Psychology Colloquium: Causal investigations of cognitive training
Dr Hannah Filmer
The University of Queensland
What happens in the brain during cognitive training? How can we maximise the benefits of training? Functional imaging has provided insights into the neural basis of training, but this approach is correlational. An alternative is to use non-invasive brain stimulation which not only allows for causal inferences to be made, but also has the potential to enhance performance outcomes. Here, I will present my work using electrical brain stimulation to further our understanding of training both for single session and multi-session paradigms. Through a combination of group level and individual differences approaches, and in combination with imaging (MRI and MRS) and computational modelling, this work has provided insights into the regions and processes involved in training, the potential to enhance training outcomes, and the factors relating to individual differences in the efficacy of such approaches.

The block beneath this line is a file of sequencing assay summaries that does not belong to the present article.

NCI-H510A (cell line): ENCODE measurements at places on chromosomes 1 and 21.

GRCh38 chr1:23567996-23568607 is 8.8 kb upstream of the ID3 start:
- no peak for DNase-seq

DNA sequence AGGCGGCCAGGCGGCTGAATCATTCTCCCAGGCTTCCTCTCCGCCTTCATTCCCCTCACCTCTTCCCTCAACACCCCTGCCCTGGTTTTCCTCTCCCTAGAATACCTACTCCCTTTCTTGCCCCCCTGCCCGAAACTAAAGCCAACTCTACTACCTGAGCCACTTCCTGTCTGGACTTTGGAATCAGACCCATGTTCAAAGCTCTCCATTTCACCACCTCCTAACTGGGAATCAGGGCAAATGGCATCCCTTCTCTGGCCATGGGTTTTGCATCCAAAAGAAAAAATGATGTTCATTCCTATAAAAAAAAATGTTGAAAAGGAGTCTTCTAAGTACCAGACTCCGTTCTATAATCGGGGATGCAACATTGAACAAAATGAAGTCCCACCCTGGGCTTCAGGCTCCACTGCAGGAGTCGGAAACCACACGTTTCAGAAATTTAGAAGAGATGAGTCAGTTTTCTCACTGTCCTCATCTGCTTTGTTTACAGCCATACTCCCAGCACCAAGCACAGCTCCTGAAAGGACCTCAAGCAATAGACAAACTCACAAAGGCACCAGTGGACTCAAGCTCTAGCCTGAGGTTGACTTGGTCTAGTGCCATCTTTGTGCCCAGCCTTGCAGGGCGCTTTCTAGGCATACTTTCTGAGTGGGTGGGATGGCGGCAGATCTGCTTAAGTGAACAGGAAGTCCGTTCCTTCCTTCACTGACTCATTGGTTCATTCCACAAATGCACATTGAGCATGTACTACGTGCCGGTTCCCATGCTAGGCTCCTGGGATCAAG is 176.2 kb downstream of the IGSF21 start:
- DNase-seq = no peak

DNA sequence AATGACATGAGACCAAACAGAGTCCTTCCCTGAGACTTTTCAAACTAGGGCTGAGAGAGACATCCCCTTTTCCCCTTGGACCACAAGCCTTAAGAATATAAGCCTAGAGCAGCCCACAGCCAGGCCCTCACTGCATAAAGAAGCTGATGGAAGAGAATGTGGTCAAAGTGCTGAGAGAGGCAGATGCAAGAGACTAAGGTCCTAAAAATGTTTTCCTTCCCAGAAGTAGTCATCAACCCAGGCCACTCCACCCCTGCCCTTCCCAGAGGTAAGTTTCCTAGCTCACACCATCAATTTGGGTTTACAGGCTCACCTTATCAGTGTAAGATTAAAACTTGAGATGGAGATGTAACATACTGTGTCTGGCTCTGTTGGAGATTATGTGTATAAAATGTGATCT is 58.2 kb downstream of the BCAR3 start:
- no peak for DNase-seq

About Dr Hannah Filmer:
Hannah is an ARC DECRA Research Fellow at The University of Queensland. Her research covers a range of themes, including frontal lobe function, brain training, ageing, and attention. She uses a variety of research methods, namely brain stimulation (tDCS, tRNS, tACS, TMS), imaging techniques (MRI, MRS, fMRI), cognitive paradigms, and psychophysics. Hannah is a principle investigator of the Queensland Attention and Control lab, and the president of the Australasian Brain Stimulation Society.
WEBINAR LINK: https://uni-sydney.zoom.us/s/82914216825